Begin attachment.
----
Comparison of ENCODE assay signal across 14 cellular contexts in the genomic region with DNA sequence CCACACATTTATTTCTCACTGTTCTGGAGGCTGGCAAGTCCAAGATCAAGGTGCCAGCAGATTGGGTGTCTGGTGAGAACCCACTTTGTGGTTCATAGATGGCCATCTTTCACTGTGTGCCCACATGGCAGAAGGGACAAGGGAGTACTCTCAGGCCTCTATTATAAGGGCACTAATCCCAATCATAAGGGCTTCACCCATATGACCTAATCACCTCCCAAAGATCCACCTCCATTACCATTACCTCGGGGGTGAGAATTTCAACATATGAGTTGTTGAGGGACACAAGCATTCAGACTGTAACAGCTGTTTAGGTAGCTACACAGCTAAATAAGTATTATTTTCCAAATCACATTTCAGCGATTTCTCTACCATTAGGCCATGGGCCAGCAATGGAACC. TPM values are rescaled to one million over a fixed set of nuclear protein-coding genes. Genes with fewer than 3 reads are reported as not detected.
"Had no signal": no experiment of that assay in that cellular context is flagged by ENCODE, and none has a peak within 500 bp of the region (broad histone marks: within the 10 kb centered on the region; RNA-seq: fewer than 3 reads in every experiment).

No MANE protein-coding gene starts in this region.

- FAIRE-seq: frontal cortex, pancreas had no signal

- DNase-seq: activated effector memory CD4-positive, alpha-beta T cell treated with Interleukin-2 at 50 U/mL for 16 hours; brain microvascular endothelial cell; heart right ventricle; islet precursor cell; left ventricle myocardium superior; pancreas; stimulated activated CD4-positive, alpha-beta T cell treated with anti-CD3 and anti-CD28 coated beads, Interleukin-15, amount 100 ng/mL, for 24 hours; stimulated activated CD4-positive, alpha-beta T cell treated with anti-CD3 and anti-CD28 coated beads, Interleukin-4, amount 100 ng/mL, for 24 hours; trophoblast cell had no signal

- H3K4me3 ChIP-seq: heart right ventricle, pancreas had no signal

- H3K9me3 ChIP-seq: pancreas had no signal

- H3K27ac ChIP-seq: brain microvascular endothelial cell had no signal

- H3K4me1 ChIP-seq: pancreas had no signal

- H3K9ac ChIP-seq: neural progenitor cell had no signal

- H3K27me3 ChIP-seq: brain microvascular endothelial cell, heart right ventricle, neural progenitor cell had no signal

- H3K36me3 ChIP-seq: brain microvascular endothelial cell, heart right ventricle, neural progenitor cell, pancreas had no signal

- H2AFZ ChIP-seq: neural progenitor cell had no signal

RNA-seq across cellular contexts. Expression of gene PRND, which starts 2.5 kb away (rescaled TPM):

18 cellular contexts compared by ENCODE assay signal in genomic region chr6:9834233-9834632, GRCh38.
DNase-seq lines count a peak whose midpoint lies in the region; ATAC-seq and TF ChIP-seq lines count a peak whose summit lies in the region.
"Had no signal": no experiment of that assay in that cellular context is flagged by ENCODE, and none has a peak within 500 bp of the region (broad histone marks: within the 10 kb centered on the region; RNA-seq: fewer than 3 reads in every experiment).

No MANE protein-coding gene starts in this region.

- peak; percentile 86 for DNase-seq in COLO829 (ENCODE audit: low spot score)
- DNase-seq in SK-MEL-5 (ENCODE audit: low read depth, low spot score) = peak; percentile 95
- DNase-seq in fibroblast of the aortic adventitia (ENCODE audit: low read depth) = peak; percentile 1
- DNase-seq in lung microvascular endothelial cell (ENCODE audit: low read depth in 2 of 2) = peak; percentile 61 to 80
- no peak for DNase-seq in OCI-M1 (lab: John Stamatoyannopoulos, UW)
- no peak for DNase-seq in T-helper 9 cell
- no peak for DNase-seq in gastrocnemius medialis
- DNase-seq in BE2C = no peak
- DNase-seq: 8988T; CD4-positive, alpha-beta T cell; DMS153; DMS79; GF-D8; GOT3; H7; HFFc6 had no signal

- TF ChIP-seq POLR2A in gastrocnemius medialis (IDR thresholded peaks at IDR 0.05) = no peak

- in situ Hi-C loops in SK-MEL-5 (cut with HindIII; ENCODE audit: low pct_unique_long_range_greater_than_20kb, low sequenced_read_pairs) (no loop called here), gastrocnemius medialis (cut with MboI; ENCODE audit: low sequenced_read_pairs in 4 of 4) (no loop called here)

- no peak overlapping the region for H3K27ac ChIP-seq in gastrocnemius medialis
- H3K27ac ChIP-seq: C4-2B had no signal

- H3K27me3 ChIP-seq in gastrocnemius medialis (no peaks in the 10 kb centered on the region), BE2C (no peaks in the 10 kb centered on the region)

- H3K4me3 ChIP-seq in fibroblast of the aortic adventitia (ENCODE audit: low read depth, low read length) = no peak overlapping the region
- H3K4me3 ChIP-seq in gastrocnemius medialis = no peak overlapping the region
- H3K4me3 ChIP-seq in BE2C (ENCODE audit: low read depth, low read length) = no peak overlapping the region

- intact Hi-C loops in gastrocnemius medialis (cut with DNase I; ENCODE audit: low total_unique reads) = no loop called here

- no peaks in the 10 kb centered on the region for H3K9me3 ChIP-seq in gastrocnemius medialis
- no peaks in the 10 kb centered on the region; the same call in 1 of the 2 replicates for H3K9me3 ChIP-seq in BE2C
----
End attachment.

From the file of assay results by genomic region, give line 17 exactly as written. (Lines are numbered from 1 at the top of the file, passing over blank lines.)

"Had no signal": no experiment of that assay in that cellular context is flagged by ENCODE, and none has a peak within 500 bp of the region (broad histone marks: within the 10 kb centered on the region; RNA-seq: fewer than 3 reads in every experiment).